For months now this site has been under a Denial of Service attack (DoS)*.
We’ve been protecting ourselves with CloudFlare, but have now moved to a dedicated enhanced server to allow us to block these attacks and continue publishing.
Our technical support company (a small independent company based in Edinburgh) have been really great and we are very grateful for their help.
We have no idea who is behind these attacks or what their intention is, if any. We don’t know if it’s political or just random.
Anyway, it’s costing us hundreds of pounds to make this move and increased monthly fees to maintain.
We operate on a very tight budget so if anyone wants to help out with a donation at this time that would be a great help. I know everyone’s skint so any help much appreciated.
Donate here: Donate – Bella Caledonia
* In computing, a denial-of-service attack (DoS attack) is a cyber-attack in which the perpetrator seeks to make a machine or network resource unavailable to its intended users by temporarily or indefinitely disrupting services of a host connected to a network. Denial of service is typically accomplished by flooding the targeted machine or resource with superfluous requests in an attempt to overload systems and prevent some or all legitimate requests from being fulfilled.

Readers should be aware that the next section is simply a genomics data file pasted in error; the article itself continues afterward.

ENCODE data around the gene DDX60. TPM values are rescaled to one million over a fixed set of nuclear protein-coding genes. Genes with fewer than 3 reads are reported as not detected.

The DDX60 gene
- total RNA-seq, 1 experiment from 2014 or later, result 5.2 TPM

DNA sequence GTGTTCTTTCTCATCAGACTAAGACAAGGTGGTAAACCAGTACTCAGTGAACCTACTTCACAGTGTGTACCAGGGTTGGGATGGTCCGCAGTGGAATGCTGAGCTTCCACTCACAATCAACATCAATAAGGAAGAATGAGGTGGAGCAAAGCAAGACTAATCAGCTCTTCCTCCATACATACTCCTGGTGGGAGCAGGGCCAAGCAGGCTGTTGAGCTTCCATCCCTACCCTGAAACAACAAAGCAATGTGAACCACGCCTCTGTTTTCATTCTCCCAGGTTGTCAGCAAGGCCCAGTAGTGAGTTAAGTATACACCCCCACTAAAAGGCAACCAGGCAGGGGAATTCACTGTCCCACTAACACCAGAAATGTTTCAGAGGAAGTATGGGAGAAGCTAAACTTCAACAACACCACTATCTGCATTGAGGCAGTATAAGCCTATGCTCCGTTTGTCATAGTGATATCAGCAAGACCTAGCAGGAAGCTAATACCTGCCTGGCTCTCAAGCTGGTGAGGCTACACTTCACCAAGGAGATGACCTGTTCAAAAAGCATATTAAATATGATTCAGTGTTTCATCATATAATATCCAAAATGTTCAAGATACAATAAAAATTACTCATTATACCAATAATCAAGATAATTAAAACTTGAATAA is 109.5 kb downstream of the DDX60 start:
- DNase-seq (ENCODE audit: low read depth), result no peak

In a distributed denial-of-service attack (DDoS attack), the incoming traffic flooding the victim originates from many different sources. More sophisticated strategies are required to mitigate against this type of attack, as simply attempting to block a single source is insufficient because there are multiple sources.
A DoS or DDoS attack is analogous to a group of people crowding the entry door of a shop, making it hard for legitimate customers to enter, thus disrupting trade.
Criminal perpetrators of DoS attacks often target sites or services hosted on high-profile web servers such as banks or credit card payment gateways. Revenge, blackmail and activism can motivate these attacks.